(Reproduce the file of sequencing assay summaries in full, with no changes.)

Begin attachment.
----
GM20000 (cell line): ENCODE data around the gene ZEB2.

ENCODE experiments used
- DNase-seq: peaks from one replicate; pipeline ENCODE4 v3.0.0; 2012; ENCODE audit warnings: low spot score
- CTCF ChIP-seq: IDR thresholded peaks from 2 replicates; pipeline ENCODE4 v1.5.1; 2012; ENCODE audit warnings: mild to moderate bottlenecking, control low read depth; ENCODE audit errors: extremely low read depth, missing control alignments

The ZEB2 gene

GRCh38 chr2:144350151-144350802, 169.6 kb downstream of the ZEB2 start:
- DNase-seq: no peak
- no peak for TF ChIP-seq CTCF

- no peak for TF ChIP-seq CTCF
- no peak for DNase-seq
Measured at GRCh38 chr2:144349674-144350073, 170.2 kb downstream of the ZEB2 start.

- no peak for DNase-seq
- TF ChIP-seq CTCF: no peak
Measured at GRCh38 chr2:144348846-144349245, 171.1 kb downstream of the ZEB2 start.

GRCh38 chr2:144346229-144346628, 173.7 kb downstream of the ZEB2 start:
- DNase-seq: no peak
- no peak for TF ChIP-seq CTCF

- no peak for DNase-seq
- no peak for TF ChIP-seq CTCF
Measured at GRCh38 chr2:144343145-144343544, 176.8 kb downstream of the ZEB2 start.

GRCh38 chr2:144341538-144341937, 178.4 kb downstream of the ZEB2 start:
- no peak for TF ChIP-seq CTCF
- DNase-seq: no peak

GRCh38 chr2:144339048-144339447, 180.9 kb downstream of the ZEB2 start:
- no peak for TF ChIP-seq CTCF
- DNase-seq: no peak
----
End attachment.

GM20000 (cell line): ENCODE data around the gene ZEB2.

ENCODE experiments used
- DNase-seq: peaks from one replicate; pipeline ENCODE4 v3.0.0; 2012; ENCODE audit warnings: low spot score
- CTCF ChIP-seq: IDR thresholded peaks from 2 replicates; pipeline ENCODE4 v1.5.1; 2012; ENCODE audit warnings: mild to moderate bottlenecking, control low read depth; ENCODE audit errors: extremely low read depth, missing control alignments

The ZEB2 gene

GRCh38 chr2:144350151-144350802, 169.6 kb downstream of the ZEB2 start:
- DNase-seq: no peak
- no peak for TF ChIP-seq CTCF

- no peak for TF ChIP-seq CTCF
- no peak for DNase-seq
Measured at GRCh38 chr2:144349674-144350073, 170.2 kb downstream of the ZEB2 start.

- no peak for DNase-seq
- TF ChIP-seq CTCF: no peak
Measured at GRCh38 chr2:144348846-144349245, 171.1 kb downstream of the ZEB2 start.

GRCh38 chr2:144346229-144346628, 173.7 kb downstream of the ZEB2 start:
- DNase-seq: no peak
- no peak for TF ChIP-seq CTCF

- no peak for DNase-seq
- no peak for TF ChIP-seq CTCF
Measured at GRCh38 chr2:144343145-144343544, 176.8 kb downstream of the ZEB2 start.

GRCh38 chr2:144341538-144341937, 178.4 kb downstream of the ZEB2 start:
- no peak for TF ChIP-seq CTCF
- DNase-seq: no peak

GRCh38 chr2:144339048-144339447, 180.9 kb downstream of the ZEB2 start:
- no peak for TF ChIP-seq CTCF
- DNase-seq: no peak